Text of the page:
The fiscal impact of ageing is therefore projected to be substantial in almost all Member States, becoming apparent already over the course of the next decade. Overall, on the basis of current policies, age-related public expenditure is projected to increase on average by about 4¾ percentage points of GDP by 2060 in the EU and by more than 5 percentage points in the euro area – especially through pension, healthcare and long-term care spending.

Muddled EU and an indecisive US help Russia emerge from the Cold War doldrums

March 9, 2014

The Soviet Union was dissolved 23 years ago. The experiment of exporting and imposing the Russian vision of socialism on 14 other countries had collapsed in spectacular fashion. It was a resounding victory for Ronald Reagan, Rambo, Capitalism, Democracy and “Western” values – in that order. The 15 post Soviet countries were then Armenia, Azerbaijan, Belarus, Estonia, Georgia, Kazakhstan, Kyrgyzstan, Latvia, Lithuania, Moldova, Russia, Tajikistan, Turkmenistan, Ukraine and Uzbekistan. Countries within their influence but not part of the Soviet Union broke free and looked to find a new place in the growing and expansionist European Union. Czechoslavakia split. Yugoslavia fractured into many pieces. And Europe picked up the pieces. On the back of their economic problems and the dissolution of their Empire, Russia had no diplomatic clout left to speak of. They did inherit the Soviet seat on the Security Council along with its veto and that kept them at the big table if rather ineffective.

But all that is beginning to change. There is a long way to go but with its wealth of resources the Russian economy is beginning to recover. There is a resurgence of Russian diplomacy. Russian diplomats are beginning to have opinions on all matters of substance. They are aided and abeted by a muddled and meddlesome EU together with an indecisive and risk-averse President in the US.

In foreign as with economic policy the EU is a place of very many voices. Some members are looking to create a successor to the Holy Roman Empire with a Holy European Empire. Others are looking to create the United States of Europe. Some want in for the benefits but want out of the costs. But rather than being a place for the dissemination of best practices it has become a hodge-podge where the lowest common denominator applies. They claim to share the same “values” of equality and freedom but none of them like dirty gypsies from Romania. The European Parliament and the European commission add layers of fairly useless politicians and bureaucrats. If only there had been a rule that every sinecure created at the European level would have been accompanied by a reduction at a country level! Radicalised youth in the EU now provide cannon fodder for many conflicts around the world. On all possible sides. The UK and France provide psychopathic young muslims to conflicts in the Middle East and North Africa. French and German and Swedish skinheads travel to the Ukraine to support the neo-nazi Right Sector.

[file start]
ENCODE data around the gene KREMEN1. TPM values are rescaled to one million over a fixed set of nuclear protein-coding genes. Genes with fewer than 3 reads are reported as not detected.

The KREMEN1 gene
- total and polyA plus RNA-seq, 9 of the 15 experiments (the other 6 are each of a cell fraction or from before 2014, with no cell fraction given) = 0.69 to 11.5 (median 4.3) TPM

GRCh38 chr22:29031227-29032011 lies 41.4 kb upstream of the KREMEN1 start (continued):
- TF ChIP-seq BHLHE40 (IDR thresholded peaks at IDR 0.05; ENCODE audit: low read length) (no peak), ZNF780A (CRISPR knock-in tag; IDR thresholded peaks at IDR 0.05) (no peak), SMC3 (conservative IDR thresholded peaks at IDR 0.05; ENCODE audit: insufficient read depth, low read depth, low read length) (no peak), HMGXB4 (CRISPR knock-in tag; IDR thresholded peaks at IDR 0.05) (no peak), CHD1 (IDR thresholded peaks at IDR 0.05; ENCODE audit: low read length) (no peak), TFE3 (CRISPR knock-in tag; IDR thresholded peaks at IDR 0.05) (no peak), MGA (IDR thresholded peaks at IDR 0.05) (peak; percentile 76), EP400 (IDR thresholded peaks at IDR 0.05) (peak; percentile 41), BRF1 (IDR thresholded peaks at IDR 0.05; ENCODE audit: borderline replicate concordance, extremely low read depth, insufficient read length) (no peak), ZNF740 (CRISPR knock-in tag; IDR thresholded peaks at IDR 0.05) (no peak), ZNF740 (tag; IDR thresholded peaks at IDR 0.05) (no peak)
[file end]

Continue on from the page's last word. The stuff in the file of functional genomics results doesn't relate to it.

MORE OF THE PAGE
With so many countries in the EU it is not too surprising that they get confused. A referendum in the Crimea is illegal but a referendum in Scotland is OK. They have been fooled into supporting miltant islamists in Syria and have handed the opposition into the control of Al Qaida. They have tried to meddle in the Ukraine and only succeeded in building up the neo-nazi Right Sector and in provoking Russia to enter the Crimea ostensibly to support the Russian origin population. One Swedish politician today suggested implementing a fast track entry for the Ukraine into the EU “as a signal to the Russians”. Little people trying to be politicians on the world stage. With 28 member states and 8 more in the wings, with a full range of political opinions in each country, it is hardly surprising that what emerges as policy, from the attempt to be balanced, borders on idiocy. Meanwhile the US is tired of its expensive adventures in Iraq and Afghanistan which have achieved very little. President Obama is looking to disengage wherever he can. To take on new risk is anathema. In Syria, Obama kept re-drawing red lines, and kept retreating behind them. That proxy war is being won by the Assad regime supported by Russia. The US and the EU no longer know who they support – or should support –  in Syria.

Syria and the Ukraine are just examples. A confused EU together with an indecisive US are providing the Russians with opportunities to test their diplomatic skills and to test the resolve of the EU and the US.